by Melissa Fabello
It’s 2008, and I have a crush on a girl who is tall and lean – like a cowboy with her humble swagger, except for her perfectly placed, undoubtedly womanly curves. She has skin the color of milk chocolate, smooth and melting, and a chunk of magenta dyed into her faux hawk. She would have been my awakening had I not already known that I was attracted to women. With a bright smile and a disarming demeanor, she is the kind of feminine divine that inspires poetry. And not least of all of her attributes, she has something else, too, that makes my desirous heart ache: a girlfriend – and one who doesn’t treat her with the respect that she deserves, at that – one who is manipulative and secretive and controlling.
In 2008, ringback tones are a thing (they’re not still, right?), and so every time that I call her, I am forcibly reminded of her situation. Leona Lewis croons from the other end, as I wait for my beloved to pick up the line. Clearly, this ringback tone is a passive-aggressive attack against her girlfriend, albeit thinly-veiled. I imagine that she hopes that her girlfriend will hear it and then recognize her abusive behavior, perhaps rectifying it. “You cut me open and I keep bleeding,” she cries, using Leona’s voice as a disguise. “I keep, keep bleeding love.” With my phone in my hand, I sit there wondering why, if my darling can see herself mirrored fully in the lyrics of this song, how does she not understand that she deserves better? How does she not recognize Lewis’ song as a warning against danger?
It is now four years later, but I find myself asking the same question more and more: Why are we so accepting of music that acts as a call to solidarity around unhealthy relationships instead of recognizing the inherent danger in the behaviors therein?
The base answer, really, is simple: Those of us who are linguistic consumers of music prefer songs with lyrics to which we can relate. And since the advent of the use of social media to relay our every innermost thought to our peers (AIM away messages, anyone?), we’ve been posting vague, passive-aggressive, “wait-is-she-talking-about-me?” lyrics to speak for us. And while it’s absolutely important that these stories are told – that there is a voice for these feelings and a place in the music industry for these issues – I’m worried. Because while music should validate our feelings and tell all kinds of stories about the vast beauty (and pain) of human relationships, it shouldn’t promote unhealthy relationships by way of normalizing them. Because that’s what songs about staying with someone who hurts you and ignoring the alarm of others in the name of a supposedly misunderstood love are doing: normalizing the cycle of abuse. While songs about walking away from controlling and manipulative relationships certainly exist and are popular (um, every Kelly Clarkson song ever), songs about putting up with emotionally abusive partners – about giving them one more chance to change – are much more prevalent. Since the songs depicting emotional abuse aren’t forthright, they sneak into our subconscious minds, convincing us of a false reality: that these relationships are normal – or worse, that they’re romantic. Instead of recognizing these songs as warnings, we tend to internalize them as solidarity because that’s what we’re trained to do. A lack of media literacy education leaves us without the tools to critically analyze our relationships with music, and a lack of information about what healthy dating looks like leaves us without the tools to critically analyze our romantic relationships with others.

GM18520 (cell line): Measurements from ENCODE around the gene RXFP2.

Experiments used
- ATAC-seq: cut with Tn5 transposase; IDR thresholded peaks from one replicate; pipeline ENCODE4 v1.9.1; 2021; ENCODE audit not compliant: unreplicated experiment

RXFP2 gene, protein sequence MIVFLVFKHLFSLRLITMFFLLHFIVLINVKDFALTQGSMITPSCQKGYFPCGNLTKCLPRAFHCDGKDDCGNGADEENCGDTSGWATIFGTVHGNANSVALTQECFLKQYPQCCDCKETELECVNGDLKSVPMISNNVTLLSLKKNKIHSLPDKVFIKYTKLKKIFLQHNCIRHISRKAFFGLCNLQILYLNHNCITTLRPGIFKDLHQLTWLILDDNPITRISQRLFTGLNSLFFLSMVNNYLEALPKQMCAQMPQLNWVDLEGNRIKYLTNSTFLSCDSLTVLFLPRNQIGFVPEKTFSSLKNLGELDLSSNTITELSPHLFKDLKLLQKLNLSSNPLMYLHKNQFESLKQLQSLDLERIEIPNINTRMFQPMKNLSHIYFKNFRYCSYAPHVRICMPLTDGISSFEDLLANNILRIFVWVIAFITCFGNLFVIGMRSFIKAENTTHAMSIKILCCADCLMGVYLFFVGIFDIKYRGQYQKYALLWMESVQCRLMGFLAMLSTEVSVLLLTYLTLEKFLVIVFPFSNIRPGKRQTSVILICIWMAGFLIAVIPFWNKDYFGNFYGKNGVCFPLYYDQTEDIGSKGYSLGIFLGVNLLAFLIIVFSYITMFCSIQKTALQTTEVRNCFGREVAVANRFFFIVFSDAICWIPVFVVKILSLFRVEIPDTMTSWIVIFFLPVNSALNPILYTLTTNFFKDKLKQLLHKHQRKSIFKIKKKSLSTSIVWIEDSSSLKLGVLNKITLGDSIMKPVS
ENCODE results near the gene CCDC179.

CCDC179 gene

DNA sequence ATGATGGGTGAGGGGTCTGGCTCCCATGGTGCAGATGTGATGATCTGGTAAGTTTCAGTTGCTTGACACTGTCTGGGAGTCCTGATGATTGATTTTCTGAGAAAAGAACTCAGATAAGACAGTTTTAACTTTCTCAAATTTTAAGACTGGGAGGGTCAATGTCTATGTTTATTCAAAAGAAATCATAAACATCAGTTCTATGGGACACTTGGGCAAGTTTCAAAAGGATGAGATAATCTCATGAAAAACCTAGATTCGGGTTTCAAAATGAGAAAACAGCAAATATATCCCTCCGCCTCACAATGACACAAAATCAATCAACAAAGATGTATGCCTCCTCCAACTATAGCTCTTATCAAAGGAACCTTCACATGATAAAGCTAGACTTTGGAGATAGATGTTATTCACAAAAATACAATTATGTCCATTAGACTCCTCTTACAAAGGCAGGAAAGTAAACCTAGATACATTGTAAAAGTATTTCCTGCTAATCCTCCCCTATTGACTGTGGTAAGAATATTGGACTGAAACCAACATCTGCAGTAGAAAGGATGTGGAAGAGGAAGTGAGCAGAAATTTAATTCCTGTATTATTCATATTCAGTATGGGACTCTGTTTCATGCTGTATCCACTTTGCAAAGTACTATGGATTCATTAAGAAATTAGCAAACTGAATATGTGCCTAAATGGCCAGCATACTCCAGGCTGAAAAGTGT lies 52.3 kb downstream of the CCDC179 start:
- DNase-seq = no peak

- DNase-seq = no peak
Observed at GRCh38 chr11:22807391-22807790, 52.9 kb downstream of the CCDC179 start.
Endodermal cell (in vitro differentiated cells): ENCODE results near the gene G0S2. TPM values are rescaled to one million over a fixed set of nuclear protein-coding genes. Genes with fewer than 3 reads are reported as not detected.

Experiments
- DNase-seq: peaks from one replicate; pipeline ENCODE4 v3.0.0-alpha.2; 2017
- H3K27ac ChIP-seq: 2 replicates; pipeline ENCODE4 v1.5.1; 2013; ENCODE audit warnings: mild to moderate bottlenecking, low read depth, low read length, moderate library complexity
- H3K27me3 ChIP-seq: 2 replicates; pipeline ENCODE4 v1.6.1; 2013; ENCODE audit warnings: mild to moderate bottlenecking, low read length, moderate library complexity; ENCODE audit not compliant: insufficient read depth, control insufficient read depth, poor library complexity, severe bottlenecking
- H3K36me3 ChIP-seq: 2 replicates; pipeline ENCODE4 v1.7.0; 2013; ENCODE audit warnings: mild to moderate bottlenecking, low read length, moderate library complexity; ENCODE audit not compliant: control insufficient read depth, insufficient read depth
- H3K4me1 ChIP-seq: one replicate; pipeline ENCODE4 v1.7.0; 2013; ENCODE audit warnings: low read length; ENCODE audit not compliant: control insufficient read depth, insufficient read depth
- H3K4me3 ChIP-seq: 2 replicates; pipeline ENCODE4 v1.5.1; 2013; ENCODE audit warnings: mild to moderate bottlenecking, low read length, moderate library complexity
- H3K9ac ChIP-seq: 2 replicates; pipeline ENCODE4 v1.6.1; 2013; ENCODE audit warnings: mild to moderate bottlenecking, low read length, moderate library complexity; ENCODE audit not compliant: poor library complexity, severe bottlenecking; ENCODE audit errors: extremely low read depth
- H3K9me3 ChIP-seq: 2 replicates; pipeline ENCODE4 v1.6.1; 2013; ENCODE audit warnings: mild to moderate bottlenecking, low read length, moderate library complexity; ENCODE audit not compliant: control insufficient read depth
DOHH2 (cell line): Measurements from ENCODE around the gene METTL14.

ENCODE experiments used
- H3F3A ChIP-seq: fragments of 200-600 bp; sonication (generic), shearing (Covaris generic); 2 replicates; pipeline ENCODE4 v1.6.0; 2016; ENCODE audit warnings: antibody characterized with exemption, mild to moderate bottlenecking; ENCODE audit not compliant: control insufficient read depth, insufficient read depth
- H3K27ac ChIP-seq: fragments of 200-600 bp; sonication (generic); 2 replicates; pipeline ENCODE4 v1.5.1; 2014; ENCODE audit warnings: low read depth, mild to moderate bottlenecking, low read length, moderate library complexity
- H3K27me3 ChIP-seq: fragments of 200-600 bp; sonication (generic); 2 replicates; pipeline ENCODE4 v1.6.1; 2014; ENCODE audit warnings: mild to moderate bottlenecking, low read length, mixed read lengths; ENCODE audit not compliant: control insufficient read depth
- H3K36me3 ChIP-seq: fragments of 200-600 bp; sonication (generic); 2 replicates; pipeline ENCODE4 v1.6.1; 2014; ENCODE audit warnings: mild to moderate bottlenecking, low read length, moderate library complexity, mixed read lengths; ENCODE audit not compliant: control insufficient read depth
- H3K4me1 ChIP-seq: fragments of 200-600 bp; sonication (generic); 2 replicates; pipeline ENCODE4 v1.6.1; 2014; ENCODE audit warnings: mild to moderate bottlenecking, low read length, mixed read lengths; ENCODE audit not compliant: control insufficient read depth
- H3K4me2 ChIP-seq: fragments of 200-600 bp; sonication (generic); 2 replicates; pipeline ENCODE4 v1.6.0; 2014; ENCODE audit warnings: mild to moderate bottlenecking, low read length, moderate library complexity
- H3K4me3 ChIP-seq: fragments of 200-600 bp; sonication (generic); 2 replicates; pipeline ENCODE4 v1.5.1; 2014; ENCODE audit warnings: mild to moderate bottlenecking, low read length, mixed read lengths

This is especially true of teens, who lack the cognitive ability to weigh options and consider consequences. And while I don’t mean to imply that teenagers are mindless consumers with no critical analysis skills (because I don’t believe that), it is important to consider how the norms in popular music are internalized when there’s no voice of reason to explain that oftentimes, the relationships depicted in these songs are unhealthy.